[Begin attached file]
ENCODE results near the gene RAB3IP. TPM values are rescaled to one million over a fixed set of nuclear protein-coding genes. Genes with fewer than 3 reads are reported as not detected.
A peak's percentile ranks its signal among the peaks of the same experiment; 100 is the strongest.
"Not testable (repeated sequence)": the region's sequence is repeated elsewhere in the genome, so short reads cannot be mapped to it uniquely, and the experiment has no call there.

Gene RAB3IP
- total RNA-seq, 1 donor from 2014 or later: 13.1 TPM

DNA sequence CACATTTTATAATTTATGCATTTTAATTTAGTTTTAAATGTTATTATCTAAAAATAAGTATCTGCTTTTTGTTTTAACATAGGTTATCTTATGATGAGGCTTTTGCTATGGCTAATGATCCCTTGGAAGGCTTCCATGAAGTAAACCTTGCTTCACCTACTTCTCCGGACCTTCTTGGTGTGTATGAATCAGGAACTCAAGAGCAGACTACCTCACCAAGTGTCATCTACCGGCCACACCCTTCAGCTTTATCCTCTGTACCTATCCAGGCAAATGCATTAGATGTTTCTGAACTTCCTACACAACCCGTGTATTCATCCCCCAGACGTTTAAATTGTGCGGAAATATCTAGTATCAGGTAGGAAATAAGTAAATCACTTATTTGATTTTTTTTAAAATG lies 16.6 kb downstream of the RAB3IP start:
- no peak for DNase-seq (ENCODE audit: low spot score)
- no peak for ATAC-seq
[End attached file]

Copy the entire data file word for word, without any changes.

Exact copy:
ENCODE results near the gene RAB3IP. TPM values are rescaled to one million over a fixed set of nuclear protein-coding genes. Genes with fewer than 3 reads are reported as not detected.
A peak's percentile ranks its signal among the peaks of the same experiment; 100 is the strongest.
"Not testable (repeated sequence)": the region's sequence is repeated elsewhere in the genome, so short reads cannot be mapped to it uniquely, and the experiment has no call there.

Gene RAB3IP
- total RNA-seq, 1 donor from 2014 or later: 13.1 TPM

DNA sequence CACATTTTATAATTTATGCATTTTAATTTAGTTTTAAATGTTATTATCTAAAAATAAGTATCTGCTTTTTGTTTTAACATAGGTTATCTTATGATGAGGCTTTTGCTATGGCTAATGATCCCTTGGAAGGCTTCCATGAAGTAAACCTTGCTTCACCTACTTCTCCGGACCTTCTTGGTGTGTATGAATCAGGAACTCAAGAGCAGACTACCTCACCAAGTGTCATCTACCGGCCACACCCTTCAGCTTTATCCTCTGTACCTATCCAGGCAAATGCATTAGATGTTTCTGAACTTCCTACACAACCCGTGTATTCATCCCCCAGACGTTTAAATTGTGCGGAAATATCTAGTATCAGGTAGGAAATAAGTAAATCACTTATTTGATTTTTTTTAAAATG lies 16.6 kb downstream of the RAB3IP start:
- no peak for DNase-seq (ENCODE audit: low spot score)
- no peak for ATAC-seq